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International relations

G-7 leaders stand divided on trade, climate

Donald Trump's agenda appears to be driving a wedge into the group

TAORMINA, Italy -- Group of Seven leaders on Saturday managed to project a united front in fighting protectionism as they closed a two-day annual meeting here. But the meeting also highlighted a divide between the U.S. and the four European countries in the group.

In the joint communique released after the meeting, the leaders reiterated their commitment "to fight protectionism." This wording was initially opposed by the U.S. But the "to fight protectionism" phrase is followed by a comma, and the rest of the sentence goes on to say, "while standing firm against all unfair trade practices."

It is believed the wording was added at the behest of the U.S.

The seven leaders were in agreement in calling for tougher sanctions against Pyongyang and to step up the fight against terrorism.

But the meeting highlighted a divide between the U.S. and the European G-7 countries over trade and climate-change issues.

The schism seems to have been opened by U.S. President Donald Trump's "America first" agenda. During the meeting, the U.S. demanded that the communique drop a vow to fight all forms of protectionism. A prolonged debate ensued.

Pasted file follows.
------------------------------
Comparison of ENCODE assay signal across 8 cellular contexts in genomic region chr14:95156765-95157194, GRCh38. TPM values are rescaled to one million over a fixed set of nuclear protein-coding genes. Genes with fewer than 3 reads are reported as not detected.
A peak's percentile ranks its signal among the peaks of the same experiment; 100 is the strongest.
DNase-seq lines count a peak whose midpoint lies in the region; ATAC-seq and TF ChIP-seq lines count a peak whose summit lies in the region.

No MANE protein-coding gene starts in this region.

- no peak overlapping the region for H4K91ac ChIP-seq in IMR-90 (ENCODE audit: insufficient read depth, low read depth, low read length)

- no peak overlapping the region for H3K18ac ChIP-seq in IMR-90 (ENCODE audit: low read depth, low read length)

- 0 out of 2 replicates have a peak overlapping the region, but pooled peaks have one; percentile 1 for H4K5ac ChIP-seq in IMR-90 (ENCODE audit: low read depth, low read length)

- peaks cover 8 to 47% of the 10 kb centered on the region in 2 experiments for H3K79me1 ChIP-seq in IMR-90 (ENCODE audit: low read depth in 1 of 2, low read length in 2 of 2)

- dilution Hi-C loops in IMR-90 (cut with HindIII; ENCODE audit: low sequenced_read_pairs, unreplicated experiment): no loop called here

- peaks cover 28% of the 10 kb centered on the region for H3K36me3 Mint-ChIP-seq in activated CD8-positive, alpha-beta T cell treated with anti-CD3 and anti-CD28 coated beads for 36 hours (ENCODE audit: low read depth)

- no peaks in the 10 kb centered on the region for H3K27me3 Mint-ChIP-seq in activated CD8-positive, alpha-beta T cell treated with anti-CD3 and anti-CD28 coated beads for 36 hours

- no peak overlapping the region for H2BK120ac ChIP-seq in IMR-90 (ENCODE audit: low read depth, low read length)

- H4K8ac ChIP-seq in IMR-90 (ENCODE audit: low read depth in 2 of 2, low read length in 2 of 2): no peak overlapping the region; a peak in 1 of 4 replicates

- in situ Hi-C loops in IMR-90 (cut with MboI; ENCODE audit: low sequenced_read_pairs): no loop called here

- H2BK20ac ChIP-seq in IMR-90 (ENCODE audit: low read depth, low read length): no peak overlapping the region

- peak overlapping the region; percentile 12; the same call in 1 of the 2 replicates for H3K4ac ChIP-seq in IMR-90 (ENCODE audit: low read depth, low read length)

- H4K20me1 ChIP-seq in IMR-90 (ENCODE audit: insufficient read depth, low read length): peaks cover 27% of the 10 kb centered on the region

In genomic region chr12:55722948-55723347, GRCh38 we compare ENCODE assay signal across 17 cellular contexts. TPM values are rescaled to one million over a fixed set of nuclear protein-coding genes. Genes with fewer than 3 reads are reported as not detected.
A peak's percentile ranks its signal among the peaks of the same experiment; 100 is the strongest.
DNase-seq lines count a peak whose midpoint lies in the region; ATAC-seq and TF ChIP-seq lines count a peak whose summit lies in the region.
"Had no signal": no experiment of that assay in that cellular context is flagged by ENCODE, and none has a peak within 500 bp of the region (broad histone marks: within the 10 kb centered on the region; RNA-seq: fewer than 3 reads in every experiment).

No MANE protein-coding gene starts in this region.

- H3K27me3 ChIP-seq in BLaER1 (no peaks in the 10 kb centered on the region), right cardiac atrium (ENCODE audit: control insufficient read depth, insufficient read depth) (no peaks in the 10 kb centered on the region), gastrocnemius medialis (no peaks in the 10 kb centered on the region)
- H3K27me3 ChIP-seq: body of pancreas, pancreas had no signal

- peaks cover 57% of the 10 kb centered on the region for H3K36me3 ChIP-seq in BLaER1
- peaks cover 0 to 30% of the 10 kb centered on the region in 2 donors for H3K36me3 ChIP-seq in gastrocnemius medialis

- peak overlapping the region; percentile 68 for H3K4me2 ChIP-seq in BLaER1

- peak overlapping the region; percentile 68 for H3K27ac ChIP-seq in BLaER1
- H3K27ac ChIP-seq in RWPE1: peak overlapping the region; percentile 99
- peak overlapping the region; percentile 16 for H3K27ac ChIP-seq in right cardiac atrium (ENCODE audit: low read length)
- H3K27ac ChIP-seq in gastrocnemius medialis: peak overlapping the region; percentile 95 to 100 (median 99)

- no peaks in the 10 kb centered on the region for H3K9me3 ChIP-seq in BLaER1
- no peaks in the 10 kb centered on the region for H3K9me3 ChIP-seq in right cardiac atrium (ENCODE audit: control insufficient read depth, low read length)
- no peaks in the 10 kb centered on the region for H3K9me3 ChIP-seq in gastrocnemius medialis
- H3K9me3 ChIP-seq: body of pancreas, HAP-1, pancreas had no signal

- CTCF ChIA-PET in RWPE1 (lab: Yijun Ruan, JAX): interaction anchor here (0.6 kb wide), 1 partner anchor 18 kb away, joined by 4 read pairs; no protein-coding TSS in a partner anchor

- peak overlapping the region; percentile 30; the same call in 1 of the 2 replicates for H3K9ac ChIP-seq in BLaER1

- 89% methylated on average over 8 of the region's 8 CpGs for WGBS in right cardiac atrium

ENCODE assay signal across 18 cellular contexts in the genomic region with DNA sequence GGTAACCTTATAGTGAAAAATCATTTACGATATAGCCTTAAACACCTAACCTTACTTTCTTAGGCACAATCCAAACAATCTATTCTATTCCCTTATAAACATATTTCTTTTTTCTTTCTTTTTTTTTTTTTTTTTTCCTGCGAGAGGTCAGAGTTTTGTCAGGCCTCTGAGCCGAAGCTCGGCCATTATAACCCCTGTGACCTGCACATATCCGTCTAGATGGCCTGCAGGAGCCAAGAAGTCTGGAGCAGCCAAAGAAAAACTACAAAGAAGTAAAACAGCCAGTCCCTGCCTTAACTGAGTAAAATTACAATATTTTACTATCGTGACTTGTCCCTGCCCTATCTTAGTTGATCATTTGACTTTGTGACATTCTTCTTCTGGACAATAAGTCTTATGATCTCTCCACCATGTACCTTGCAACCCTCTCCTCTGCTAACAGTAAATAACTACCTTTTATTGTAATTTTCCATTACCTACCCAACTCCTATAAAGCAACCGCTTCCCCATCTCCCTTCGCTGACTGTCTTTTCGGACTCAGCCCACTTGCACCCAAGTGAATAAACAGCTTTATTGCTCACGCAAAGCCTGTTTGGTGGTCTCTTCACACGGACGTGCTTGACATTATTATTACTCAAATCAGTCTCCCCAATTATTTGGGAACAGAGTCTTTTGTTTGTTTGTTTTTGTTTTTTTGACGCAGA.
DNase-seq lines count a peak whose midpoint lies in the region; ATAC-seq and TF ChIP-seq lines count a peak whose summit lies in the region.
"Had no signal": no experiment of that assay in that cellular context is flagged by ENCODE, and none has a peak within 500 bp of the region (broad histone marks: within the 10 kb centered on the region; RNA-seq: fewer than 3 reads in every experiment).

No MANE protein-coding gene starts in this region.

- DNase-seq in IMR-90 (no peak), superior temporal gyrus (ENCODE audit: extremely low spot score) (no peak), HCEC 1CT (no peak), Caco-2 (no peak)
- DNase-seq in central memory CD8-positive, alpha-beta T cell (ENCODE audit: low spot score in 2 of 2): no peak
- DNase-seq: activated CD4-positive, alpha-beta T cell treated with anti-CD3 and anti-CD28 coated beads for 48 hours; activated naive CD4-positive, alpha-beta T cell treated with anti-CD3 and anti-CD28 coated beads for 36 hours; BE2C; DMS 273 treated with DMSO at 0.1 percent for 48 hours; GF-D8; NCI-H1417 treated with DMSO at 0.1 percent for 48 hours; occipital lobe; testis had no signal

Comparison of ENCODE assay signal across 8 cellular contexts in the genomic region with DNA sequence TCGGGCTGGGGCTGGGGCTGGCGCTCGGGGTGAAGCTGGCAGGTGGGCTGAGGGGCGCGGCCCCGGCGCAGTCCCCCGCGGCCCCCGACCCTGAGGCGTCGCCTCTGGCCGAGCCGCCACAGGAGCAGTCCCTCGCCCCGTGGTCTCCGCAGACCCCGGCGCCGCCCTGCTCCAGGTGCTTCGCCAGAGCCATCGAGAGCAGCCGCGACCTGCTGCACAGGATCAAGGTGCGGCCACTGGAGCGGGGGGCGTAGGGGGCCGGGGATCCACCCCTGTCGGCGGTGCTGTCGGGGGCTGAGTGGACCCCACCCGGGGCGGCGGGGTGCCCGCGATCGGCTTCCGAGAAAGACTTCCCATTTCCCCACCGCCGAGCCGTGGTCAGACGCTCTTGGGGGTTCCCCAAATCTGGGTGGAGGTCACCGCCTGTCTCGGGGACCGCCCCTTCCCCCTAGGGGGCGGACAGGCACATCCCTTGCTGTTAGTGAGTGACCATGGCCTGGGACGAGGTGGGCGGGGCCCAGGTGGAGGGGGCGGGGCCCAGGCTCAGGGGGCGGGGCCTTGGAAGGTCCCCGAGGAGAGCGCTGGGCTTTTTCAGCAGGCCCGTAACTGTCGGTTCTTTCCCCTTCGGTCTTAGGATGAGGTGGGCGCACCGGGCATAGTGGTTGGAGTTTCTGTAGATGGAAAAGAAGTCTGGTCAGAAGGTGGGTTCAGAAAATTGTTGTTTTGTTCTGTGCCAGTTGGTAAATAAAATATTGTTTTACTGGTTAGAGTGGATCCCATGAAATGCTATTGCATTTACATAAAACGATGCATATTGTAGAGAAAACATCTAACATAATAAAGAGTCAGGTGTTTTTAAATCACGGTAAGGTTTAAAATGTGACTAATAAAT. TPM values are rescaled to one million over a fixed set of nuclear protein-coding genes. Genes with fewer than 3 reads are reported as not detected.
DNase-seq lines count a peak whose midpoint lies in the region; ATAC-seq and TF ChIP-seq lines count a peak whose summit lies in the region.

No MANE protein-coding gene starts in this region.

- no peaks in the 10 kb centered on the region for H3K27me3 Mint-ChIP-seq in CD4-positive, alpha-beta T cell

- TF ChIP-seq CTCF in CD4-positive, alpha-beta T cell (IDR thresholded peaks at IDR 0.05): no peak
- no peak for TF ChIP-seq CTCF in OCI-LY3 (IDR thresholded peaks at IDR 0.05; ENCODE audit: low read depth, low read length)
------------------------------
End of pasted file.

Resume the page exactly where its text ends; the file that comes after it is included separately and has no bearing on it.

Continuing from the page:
The group has included the vow in every one of its communiques since 2007, when the summit took place in Heiligendamm, Germany.

During the summit, Trump also called on the other G-7 countries to lower tariffs.

Japan and the four European countries called on the U.S. to remain committed to the 2015 Paris agreement on climate change, but the U.S. refused.

According to the communique, the U.S. is "in the process of reviewing its policies on climate change and on the Paris Agreement and thus is not in a position to join the consensus."

Yet the six other leaders in the communique reaffirmed their "strong commitment to swiftly implement the Paris Agreement."

The communique also notes North Korea's "new levels of threat of a grave nature to international peace and stability."

In a separate statement, the leaders condemned Monday's suicide bombing in Manchester and called for reinforcing anti-terrorist measures, including the involvement of internet service providers in counter-terrorism operations.

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